Paul Stothart is vice president, economic affairs of the Mining Association of Canada. He is responsible for advancing the industry’s interests regarding federal tax, trade, investment, transport and energy issues.
Few energy sources attract the controversy that is associated with nuclear energy and the fuel it requires – uranium. The spectre of potential radioactive accidents and leakages has long been presented by environmental groups as a cause for opposition, as has the technical and social challenge of long-term waste management. A number of governments over the years, ranging from nations such as Germany to provinces such as British Columbia and Nova Scotia, have introduced policies specifically prohibiting uranium mining and/or nuclear reactor development.
Available evidence suggests that these opponents are generally engaging in exercises of political hypocrisy. No energy source is without environmental and social consequence. Fossil fuel combustion has links to smog, acid rain and attendant health concerns. Wind energy requires large land masses, creates noise pollution and poses a hazard to birds — all to generate minor amounts of unreliable power. Hydro-power requires large-scale flooding, ecosystem destruction and resultant mercury releases. Even supposedly clean ethanol is proving to be disruptive to world food prices while presenting a marginal (or by some studies, negative) benefit regarding greenhouse gas (GHG) emissions relative to gasoline. On the health and safety front, in terms of worker and population impacts, few if any major energy sources measure up to the record of nuclear energy.
It is on the climate change front that the anti-nuclear hypocrisy becomes most evident. The International Energy Agency forecasts significant growth in energy demand over the coming decades. Most of this energy will continue to come from traditional fossil fuel sources, albeit with improved technology for cleaner combustion and possibly carbon capture and sequestration. Wind and solar energy will continue to make inroads but are unlikely to play more than a boutique role in filling the demand gap. In light of this reality, most countries will miss their Kyoto targets in 2010 by considerable margins — Canada by over 30 per cent.
A further reality is that the largest under-developed economies, China and India, generate most of their power from coal combustion, with high associated GHG emissions. Electricity demand in China is such that 500 new coal-fired plants are currently being built — generally using old-fashioned technology and environmental controls. As the only major proven energy source that emits no greenhouse gases, logic suggests that the nuclear option should be at the top of the list of worldwide energy supply choices.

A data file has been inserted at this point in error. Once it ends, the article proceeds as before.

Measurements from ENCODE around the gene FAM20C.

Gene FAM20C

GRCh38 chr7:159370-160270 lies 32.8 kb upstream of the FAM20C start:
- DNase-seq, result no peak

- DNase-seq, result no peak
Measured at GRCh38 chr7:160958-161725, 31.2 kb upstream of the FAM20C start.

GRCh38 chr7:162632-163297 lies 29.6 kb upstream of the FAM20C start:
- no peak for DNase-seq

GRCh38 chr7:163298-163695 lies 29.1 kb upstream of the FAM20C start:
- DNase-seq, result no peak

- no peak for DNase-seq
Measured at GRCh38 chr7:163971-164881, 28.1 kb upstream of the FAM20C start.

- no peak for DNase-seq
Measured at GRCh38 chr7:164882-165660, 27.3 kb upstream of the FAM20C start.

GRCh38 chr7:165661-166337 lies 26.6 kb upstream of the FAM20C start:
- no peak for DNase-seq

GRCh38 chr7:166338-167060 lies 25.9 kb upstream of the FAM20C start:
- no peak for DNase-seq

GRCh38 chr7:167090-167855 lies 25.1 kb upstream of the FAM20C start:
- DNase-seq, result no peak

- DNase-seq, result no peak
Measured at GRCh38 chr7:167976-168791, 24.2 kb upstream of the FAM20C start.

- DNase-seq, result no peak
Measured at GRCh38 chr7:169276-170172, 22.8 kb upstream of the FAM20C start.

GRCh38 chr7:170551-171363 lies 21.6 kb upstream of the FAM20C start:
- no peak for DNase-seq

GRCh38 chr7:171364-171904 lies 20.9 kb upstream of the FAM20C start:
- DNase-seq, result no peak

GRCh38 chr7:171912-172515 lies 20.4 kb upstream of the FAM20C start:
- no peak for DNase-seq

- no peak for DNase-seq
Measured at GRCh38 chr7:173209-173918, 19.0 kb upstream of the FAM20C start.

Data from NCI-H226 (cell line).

It should be noted that not all environmental groups or governments have continued to live with blinkers on in response to these realities. The environmental community has seen splits emerge as some groups move towards a supportive position vis-à-vis nuclear energy. Among governments, Germany and Western Australia have softened previous anti-nuclear policies. Indicative is a January 2007 report by Deutsche Bank warning that Germany would miss its carbon dioxide emission targets by a wide margin, face higher electricity prices, suffer more blackouts and dramatically increase its dependence on gas imports from Russia as a result of an intended nuclear phase-out policy were it to be followed through.
Realities such as these are combining to create significant momentum behind nuclear energy in many regions of the world. Some 439 reactors are currently in operation worldwide, while 36 new reactors are under construction, 93 are planned and 218 have been proposed. Republican presidential candidate John McCain is calling for 45 new reactors in the United States to lessen dependence on foreign oil. China envisions an increase from 8.5 GW of nuclear capacity at present to around 50 GW by 2020, while Russia projects adding two to three gigawatts of nuclear power annually to 2030.
In response to this growth, uranium prices have increased dramatically in recent years — from $8 per pound in 2000 to $65 at the time of writing. Haywood Securities projects prices levelling at around $95 for the coming years. This comes as positive news for Canada, as the world’s largest supplier of uranium. Measured by jobs, exports and tax revenues, the federal and Saskatchewan governments will continue to benefit from this reality for years to come.